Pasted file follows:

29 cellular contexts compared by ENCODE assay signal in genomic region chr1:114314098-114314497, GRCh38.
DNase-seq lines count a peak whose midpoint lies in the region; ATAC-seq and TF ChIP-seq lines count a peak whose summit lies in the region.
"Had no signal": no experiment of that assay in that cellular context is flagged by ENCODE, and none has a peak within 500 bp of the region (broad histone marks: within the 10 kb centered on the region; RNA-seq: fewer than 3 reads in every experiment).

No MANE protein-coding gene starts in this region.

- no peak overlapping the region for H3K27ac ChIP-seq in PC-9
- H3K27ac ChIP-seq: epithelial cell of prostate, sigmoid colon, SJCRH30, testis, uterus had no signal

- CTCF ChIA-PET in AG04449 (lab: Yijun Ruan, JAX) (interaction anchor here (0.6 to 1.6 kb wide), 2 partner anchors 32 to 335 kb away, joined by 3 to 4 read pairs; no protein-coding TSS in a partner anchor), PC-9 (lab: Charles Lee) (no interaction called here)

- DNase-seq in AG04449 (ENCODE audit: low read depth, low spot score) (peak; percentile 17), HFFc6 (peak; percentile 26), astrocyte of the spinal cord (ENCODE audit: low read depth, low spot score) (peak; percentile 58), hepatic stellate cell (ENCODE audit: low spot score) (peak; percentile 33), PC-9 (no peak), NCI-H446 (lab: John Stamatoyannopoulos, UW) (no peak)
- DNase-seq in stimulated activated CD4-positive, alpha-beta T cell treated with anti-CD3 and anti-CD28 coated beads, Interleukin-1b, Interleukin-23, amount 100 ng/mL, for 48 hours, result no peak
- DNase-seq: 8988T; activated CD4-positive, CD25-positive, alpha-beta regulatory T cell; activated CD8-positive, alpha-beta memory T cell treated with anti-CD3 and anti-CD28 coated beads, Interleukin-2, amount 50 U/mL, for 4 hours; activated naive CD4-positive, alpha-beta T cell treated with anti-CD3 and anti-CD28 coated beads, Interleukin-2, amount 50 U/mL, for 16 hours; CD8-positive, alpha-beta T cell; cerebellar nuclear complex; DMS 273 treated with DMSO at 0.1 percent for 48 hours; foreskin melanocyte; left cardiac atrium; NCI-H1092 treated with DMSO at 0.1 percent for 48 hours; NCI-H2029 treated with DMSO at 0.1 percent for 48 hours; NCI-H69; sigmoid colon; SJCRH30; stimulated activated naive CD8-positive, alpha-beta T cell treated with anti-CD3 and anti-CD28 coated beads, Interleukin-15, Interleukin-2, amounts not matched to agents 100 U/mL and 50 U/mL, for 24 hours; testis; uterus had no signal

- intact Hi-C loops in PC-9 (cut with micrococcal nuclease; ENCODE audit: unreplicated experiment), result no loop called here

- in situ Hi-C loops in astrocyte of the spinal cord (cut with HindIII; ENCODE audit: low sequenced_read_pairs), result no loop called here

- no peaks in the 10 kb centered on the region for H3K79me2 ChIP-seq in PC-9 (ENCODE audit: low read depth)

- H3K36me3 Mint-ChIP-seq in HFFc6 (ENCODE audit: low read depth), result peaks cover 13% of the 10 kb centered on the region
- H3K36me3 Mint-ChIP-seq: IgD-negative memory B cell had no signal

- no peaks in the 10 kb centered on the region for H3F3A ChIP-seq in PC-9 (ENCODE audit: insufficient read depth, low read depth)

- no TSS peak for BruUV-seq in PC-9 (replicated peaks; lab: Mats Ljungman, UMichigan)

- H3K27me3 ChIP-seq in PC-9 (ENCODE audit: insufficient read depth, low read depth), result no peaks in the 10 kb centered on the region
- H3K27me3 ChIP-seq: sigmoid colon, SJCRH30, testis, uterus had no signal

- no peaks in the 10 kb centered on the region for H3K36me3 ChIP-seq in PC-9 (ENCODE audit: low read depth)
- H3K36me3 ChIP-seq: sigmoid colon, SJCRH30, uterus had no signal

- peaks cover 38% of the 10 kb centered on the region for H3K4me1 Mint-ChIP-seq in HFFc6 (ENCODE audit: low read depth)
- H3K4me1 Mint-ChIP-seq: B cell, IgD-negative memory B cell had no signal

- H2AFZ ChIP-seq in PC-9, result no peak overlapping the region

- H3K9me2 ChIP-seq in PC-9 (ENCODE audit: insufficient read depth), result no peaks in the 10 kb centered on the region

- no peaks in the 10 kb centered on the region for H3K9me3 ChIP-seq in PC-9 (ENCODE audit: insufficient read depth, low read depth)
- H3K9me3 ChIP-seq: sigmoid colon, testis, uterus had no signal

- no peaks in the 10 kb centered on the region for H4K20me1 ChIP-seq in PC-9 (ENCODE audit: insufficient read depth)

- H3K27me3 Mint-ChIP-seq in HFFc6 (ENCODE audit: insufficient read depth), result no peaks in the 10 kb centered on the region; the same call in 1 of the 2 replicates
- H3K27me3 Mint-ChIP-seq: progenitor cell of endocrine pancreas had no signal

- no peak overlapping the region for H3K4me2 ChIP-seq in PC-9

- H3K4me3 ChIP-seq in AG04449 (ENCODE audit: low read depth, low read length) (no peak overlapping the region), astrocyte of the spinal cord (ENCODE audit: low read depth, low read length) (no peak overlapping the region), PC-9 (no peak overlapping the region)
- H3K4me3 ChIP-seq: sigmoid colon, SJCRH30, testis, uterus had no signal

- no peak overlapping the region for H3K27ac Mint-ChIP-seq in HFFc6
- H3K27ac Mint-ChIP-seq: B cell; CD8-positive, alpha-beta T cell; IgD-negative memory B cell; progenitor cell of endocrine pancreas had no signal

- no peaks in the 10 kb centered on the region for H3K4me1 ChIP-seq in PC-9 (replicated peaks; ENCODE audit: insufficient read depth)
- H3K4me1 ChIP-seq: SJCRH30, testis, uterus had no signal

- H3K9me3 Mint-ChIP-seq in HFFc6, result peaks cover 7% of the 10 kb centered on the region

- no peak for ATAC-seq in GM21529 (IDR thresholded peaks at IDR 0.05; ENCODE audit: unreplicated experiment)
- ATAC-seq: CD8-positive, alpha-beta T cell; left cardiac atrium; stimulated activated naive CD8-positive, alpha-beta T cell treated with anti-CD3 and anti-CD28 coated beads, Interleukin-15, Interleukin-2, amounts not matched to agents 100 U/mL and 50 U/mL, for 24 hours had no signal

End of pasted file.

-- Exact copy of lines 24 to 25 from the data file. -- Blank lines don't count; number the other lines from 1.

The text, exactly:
- H2AFZ ChIP-seq in PC-9, result no peak overlapping the region

- H3K9me2 ChIP-seq in PC-9 (ENCODE audit: insufficient read depth), result no peaks in the 10 kb centered on the region